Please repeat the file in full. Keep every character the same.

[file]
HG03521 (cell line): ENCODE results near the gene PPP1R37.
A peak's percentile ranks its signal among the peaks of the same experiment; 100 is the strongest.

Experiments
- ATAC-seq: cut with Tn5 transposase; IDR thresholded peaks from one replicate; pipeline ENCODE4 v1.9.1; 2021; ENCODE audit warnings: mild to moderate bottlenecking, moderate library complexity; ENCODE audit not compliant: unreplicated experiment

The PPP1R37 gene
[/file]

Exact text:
HG03521 (cell line): ENCODE results near the gene PPP1R37.
A peak's percentile ranks its signal among the peaks of the same experiment; 100 is the strongest.

Experiments
- ATAC-seq: cut with Tn5 transposase; IDR thresholded peaks from one replicate; pipeline ENCODE4 v1.9.1; 2021; ENCODE audit warnings: mild to moderate bottlenecking, moderate library complexity; ENCODE audit not compliant: unreplicated experiment

The PPP1R37 gene